This surname of ZAJICEK was from the nickname ZAYATS (hare) a name denoting a swift runner. The Slavonic term meant originally 'jumper, leaper'. Nicknames usually originated as a by-name for someone by describing their appearance, personal disposition or character but which became handed down through the ages and did not apply to their descendants. The name is also spelt ZAJIC, ZEC, ZAITZ, ZAIZSOV, ZECEVIC and ZAJACEK. Many of this family served the Throne of Russia in noble positions and were granted fiefdoms in 1661 and other years. It was not until the 10th century that modern hereditary surnames first developed, and the use of fixed names spread, first to France, and then England, then to Germany and all of Europe. In these parts of Europe, the individual man was becoming more important, commerce was increasing and the exact identification of each man was becoming a necessity. Even today however, the Church does not recognise surnames. Baptisms and marriages are performed through use of the Christian name alone. Thus hereditary names as we know them today developed gradually during the 11th to the 15th century in the various European countries. Russian surnames are almost exclusively patronymic (occasionally metronymic) in form, usually ending in 'ov' or 'ev'. Habitation and topographic names are rare, and many common Russian surnames are polygenetic, and their literal meaning is clear, even though the reason for their adoption may not be. Heraldry appeared later in Russia than in most other Western European countries. It is generally agreed that it was copied from the west sometime in the late 17th century, and quickly achieved state significance. In 1722 Emperor Peter I (The Great) established an official Heraldry Office headed by a Master of Heraldry under the jurisdiction of the Senate, and granted 355 armorial bearings in the 18th century.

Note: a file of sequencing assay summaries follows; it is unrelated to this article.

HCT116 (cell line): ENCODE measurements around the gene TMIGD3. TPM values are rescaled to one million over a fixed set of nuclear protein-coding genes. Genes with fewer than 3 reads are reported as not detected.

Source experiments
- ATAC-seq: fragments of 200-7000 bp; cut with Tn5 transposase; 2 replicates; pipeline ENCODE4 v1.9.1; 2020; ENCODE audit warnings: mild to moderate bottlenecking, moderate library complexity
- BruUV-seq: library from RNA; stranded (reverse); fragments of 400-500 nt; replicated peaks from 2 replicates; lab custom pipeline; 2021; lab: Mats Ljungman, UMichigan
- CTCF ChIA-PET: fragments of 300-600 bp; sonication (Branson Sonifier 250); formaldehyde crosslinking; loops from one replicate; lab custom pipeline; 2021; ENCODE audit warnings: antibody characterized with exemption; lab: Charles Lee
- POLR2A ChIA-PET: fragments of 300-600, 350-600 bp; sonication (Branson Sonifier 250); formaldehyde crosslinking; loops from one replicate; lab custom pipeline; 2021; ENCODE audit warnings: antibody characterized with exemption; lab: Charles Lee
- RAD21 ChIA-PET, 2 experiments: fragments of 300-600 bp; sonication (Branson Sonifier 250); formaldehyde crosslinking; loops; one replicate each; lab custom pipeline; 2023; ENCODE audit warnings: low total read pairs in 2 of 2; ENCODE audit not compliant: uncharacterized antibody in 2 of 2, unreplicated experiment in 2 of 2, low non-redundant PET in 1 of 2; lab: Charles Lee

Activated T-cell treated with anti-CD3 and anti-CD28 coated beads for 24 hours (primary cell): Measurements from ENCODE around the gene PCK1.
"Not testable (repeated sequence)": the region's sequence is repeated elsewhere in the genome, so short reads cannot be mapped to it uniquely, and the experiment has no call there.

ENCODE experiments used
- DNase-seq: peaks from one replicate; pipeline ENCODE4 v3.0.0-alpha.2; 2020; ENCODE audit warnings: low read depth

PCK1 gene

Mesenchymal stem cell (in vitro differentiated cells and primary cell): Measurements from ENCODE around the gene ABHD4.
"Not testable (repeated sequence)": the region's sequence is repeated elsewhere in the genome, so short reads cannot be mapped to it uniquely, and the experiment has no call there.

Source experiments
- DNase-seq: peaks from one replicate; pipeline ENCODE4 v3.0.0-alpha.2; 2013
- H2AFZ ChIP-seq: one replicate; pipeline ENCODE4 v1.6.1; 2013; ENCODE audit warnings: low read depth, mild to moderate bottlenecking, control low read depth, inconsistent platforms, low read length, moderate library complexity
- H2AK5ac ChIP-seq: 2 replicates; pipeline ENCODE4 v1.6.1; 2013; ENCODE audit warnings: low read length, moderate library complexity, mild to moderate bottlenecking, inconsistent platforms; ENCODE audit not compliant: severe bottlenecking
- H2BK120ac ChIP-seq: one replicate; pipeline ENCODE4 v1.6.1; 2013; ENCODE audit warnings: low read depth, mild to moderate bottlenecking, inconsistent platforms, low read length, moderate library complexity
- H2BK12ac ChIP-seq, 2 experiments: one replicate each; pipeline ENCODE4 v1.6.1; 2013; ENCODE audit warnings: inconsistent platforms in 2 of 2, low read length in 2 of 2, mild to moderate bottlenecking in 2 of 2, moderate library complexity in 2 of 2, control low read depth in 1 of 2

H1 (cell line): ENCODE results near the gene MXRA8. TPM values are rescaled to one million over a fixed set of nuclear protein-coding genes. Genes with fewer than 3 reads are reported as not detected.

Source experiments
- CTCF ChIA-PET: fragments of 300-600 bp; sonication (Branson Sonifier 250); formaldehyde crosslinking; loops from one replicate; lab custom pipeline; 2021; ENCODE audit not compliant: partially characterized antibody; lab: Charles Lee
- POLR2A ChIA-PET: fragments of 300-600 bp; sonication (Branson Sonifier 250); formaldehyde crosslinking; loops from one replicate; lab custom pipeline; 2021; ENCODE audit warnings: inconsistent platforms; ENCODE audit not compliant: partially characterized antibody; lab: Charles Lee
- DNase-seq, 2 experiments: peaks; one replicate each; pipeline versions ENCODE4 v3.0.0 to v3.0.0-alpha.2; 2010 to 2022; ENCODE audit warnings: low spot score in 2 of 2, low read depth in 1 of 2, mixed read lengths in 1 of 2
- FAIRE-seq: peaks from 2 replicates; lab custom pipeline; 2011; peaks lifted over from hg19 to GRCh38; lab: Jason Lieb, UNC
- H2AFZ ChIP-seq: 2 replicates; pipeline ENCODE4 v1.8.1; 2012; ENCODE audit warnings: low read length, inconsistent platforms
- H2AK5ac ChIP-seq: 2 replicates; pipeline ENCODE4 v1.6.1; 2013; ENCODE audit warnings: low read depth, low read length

Orders over $90 qualify for Free Shipping within the U.S. (Use coupon code: FREESHIP).